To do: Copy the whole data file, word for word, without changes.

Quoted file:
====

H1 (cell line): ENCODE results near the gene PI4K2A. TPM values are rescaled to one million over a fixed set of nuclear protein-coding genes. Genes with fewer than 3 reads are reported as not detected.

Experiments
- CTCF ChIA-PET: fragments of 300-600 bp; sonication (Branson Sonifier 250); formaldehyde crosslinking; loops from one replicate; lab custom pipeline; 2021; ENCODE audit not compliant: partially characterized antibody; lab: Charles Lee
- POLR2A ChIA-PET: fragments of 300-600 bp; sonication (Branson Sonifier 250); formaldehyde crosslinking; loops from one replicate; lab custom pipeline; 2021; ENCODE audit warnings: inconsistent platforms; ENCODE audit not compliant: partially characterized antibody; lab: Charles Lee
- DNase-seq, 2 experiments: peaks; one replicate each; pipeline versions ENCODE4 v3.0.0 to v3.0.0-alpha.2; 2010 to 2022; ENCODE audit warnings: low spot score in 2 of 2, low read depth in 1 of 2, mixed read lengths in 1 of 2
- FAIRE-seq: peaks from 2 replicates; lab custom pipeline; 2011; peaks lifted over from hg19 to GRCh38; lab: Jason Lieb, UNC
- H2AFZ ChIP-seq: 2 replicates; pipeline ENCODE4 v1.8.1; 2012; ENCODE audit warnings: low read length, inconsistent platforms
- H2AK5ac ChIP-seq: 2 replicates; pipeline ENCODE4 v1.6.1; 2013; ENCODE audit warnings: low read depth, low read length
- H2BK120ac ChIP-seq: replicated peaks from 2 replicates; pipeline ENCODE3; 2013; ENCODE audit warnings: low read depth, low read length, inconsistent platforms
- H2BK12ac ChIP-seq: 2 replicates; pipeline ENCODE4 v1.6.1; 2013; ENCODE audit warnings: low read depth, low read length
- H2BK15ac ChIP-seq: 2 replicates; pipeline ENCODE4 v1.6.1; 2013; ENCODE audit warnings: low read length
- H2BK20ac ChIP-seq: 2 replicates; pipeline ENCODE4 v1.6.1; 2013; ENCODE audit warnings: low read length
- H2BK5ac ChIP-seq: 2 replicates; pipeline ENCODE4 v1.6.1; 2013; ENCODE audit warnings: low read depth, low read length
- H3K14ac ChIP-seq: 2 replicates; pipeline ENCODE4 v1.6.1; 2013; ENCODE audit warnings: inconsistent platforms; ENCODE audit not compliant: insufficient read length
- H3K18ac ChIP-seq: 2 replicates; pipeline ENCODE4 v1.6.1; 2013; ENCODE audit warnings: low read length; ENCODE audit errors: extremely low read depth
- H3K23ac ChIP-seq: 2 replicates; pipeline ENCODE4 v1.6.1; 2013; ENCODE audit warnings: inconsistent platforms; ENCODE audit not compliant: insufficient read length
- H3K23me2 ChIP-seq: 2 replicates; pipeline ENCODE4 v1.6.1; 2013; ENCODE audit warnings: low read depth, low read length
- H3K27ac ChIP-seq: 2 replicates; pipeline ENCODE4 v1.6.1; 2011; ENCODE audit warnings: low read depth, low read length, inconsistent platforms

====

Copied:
H1 (cell line): ENCODE results near the gene PI4K2A. TPM values are rescaled to one million over a fixed set of nuclear protein-coding genes. Genes with fewer than 3 reads are reported as not detected.

Experiments
- CTCF ChIA-PET: fragments of 300-600 bp; sonication (Branson Sonifier 250); formaldehyde crosslinking; loops from one replicate; lab custom pipeline; 2021; ENCODE audit not compliant: partially characterized antibody; lab: Charles Lee
- POLR2A ChIA-PET: fragments of 300-600 bp; sonication (Branson Sonifier 250); formaldehyde crosslinking; loops from one replicate; lab custom pipeline; 2021; ENCODE audit warnings: inconsistent platforms; ENCODE audit not compliant: partially characterized antibody; lab: Charles Lee
- DNase-seq, 2 experiments: peaks; one replicate each; pipeline versions ENCODE4 v3.0.0 to v3.0.0-alpha.2; 2010 to 2022; ENCODE audit warnings: low spot score in 2 of 2, low read depth in 1 of 2, mixed read lengths in 1 of 2
- FAIRE-seq: peaks from 2 replicates; lab custom pipeline; 2011; peaks lifted over from hg19 to GRCh38; lab: Jason Lieb, UNC
- H2AFZ ChIP-seq: 2 replicates; pipeline ENCODE4 v1.8.1; 2012; ENCODE audit warnings: low read length, inconsistent platforms
- H2AK5ac ChIP-seq: 2 replicates; pipeline ENCODE4 v1.6.1; 2013; ENCODE audit warnings: low read depth, low read length
- H2BK120ac ChIP-seq: replicated peaks from 2 replicates; pipeline ENCODE3; 2013; ENCODE audit warnings: low read depth, low read length, inconsistent platforms
- H2BK12ac ChIP-seq: 2 replicates; pipeline ENCODE4 v1.6.1; 2013; ENCODE audit warnings: low read depth, low read length
- H2BK15ac ChIP-seq: 2 replicates; pipeline ENCODE4 v1.6.1; 2013; ENCODE audit warnings: low read length
- H2BK20ac ChIP-seq: 2 replicates; pipeline ENCODE4 v1.6.1; 2013; ENCODE audit warnings: low read length
- H2BK5ac ChIP-seq: 2 replicates; pipeline ENCODE4 v1.6.1; 2013; ENCODE audit warnings: low read depth, low read length
- H3K14ac ChIP-seq: 2 replicates; pipeline ENCODE4 v1.6.1; 2013; ENCODE audit warnings: inconsistent platforms; ENCODE audit not compliant: insufficient read length
- H3K18ac ChIP-seq: 2 replicates; pipeline ENCODE4 v1.6.1; 2013; ENCODE audit warnings: low read length; ENCODE audit errors: extremely low read depth
- H3K23ac ChIP-seq: 2 replicates; pipeline ENCODE4 v1.6.1; 2013; ENCODE audit warnings: inconsistent platforms; ENCODE audit not compliant: insufficient read length
- H3K23me2 ChIP-seq: 2 replicates; pipeline ENCODE4 v1.6.1; 2013; ENCODE audit warnings: low read depth, low read length
- H3K27ac ChIP-seq: 2 replicates; pipeline ENCODE4 v1.6.1; 2011; ENCODE audit warnings: low read depth, low read length, inconsistent platforms